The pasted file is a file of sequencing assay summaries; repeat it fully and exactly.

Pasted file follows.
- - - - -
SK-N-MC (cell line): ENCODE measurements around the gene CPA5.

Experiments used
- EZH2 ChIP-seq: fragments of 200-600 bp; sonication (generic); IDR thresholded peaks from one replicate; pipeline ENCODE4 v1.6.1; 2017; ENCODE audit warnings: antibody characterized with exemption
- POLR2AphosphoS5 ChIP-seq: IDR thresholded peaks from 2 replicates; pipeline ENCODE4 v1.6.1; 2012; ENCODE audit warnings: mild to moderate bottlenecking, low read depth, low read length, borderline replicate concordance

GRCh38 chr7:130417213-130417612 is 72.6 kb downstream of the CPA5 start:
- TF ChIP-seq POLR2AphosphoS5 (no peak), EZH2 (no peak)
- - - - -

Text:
SK-N-MC (cell line): ENCODE measurements around the gene CPA5.

Experiments used
- EZH2 ChIP-seq: fragments of 200-600 bp; sonication (generic); IDR thresholded peaks from one replicate; pipeline ENCODE4 v1.6.1; 2017; ENCODE audit warnings: antibody characterized with exemption
- POLR2AphosphoS5 ChIP-seq: IDR thresholded peaks from 2 replicates; pipeline ENCODE4 v1.6.1; 2012; ENCODE audit warnings: mild to moderate bottlenecking, low read depth, low read length, borderline replicate concordance

GRCh38 chr7:130417213-130417612 is 72.6 kb downstream of the CPA5 start:
- TF ChIP-seq POLR2AphosphoS5 (no peak), EZH2 (no peak)